Highlighted article: Shi-You Ding, Yu-San Liu, Yining Zeng, Michael E. Himmel, John O. Baker, Edward A. Bayer (2012) How Does Plant Cell Wall Nanoscale Architecture Correlate with Enzymatic Digestibility? Science 23:1055-1060
cell walls stained with phloroglucinol, which stains lignin (not from paper)
I spent three years trying to uncover the various mysteries of plant cell wall architecture without ever considering using an imaging approach. Admittedly, I was a PhD student in a molecular biology group and the necessary microscopy equipment was not exactly under my nose, but Ding et al. (paper published in November’s issue of Science) make such good use of imaging for cell wall research, I am kicking myself for not being as inventive Shi-You Ding and his group at NREL in Colorado, USA.
The paper describes the use of bright-field microscopy, confocal laser scanning microscopy, two-colour stimulated Raman scattering microscopy, and atomic force microscopy to look at the structure of primary and secondary cell walls. The authors were able to follow degradation by bacterial cellulosomes and fungal cellulases of cell walls that were untreated or stripped of lignin.
As the authors say in the abstract, their main conclusions are in support of existing ideas. It has been reasonably well established that lignin is the main barrier to enzyme digestibility, but in my opinion this is the best evidence so far that this is the case. The second conclusion, the theory that leaving the polymers intact as much as possible during pretreatment because damaged micro- or macro-fibres are less effectively hydrolysed than structurally intact ones, is not demonstrated at all in this paper.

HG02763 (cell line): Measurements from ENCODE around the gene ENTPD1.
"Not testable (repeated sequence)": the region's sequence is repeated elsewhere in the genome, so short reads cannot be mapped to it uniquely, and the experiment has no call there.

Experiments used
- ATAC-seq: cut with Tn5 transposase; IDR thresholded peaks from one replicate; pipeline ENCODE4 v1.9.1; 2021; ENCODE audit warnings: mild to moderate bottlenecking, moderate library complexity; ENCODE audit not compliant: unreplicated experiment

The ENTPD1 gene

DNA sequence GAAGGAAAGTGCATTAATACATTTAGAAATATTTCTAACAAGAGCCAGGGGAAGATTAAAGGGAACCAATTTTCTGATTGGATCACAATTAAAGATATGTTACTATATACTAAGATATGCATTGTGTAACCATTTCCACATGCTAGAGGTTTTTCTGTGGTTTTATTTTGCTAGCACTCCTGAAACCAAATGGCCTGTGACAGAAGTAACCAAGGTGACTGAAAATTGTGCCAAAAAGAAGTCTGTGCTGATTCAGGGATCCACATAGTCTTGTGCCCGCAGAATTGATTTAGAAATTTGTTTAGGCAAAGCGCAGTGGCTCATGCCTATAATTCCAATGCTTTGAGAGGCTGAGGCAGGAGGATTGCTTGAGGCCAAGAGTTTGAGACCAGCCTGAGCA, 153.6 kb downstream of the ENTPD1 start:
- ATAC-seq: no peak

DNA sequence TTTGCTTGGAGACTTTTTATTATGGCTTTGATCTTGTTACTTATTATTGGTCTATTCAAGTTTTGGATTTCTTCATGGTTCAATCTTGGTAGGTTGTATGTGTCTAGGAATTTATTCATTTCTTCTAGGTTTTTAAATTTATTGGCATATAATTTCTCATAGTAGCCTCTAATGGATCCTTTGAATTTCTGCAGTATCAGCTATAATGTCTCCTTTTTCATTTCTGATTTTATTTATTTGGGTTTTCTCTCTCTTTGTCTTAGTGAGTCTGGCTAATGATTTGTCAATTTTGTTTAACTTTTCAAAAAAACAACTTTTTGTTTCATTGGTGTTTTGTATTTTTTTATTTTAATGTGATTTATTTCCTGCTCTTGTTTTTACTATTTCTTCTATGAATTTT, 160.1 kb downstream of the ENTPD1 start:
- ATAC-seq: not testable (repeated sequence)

For me, there are two results in particular in this paper that are novel and useful. First of all, the atomic force microscopy images in this paper show that the acid chlorite delignification method is an efficient way of stripping away lignin with minimal polysaccharide damage.
Secondly, there is evidence that fungal cellulases use different mechanisms to bacterial cellulosomes, and act more quickly to hydrolyse de-lignified cell walls under the conditions used. Both pieces of information are valuable to cell wall researchers and biofuel producers, and projects like my PhD will run more smoothly because of them.
Image credit: Charis Cook